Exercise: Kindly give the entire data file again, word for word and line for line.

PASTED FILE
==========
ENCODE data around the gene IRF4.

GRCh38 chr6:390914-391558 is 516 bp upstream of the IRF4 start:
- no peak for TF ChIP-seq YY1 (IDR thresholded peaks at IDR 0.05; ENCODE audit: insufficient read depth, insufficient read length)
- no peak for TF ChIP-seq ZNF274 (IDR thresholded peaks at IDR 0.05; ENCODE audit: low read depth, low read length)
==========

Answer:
ENCODE data around the gene IRF4.

GRCh38 chr6:390914-391558 is 516 bp upstream of the IRF4 start:
- no peak for TF ChIP-seq YY1 (IDR thresholded peaks at IDR 0.05; ENCODE audit: insufficient read depth, insufficient read length)
- no peak for TF ChIP-seq ZNF274 (IDR thresholded peaks at IDR 0.05; ENCODE audit: low read depth, low read length)